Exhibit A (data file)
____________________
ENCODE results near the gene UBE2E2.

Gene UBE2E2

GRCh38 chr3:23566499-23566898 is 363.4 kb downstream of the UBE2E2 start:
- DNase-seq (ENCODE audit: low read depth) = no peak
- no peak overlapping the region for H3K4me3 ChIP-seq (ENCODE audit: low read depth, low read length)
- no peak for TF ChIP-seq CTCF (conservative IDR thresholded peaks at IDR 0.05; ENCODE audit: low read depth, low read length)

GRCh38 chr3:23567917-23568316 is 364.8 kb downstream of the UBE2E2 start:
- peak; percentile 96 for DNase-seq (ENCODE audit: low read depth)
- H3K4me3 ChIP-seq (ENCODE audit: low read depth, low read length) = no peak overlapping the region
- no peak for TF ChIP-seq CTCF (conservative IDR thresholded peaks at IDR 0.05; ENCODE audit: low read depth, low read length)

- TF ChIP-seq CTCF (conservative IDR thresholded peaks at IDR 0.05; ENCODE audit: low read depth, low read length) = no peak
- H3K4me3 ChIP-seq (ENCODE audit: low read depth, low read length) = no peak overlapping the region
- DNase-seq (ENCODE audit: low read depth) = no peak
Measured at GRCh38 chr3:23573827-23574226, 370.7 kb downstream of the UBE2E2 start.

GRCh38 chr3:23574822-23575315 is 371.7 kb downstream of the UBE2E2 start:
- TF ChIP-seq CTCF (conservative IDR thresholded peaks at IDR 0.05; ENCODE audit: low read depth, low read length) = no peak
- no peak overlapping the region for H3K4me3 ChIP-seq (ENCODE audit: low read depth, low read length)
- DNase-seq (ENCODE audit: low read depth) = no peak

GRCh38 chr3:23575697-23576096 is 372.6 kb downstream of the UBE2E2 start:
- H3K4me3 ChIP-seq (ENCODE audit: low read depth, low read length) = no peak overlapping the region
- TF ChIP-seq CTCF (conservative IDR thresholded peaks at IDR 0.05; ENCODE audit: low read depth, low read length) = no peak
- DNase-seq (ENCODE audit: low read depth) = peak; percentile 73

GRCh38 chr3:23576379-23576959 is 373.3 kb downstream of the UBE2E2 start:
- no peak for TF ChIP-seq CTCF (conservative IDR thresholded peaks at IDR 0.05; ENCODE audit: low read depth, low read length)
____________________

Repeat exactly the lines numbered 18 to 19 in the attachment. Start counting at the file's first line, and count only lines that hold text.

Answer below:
- DNase-seq (ENCODE audit: low read depth) = no peak

GRCh38 chr3:23575697-23576096 is 372.6 kb downstream of the UBE2E2 start: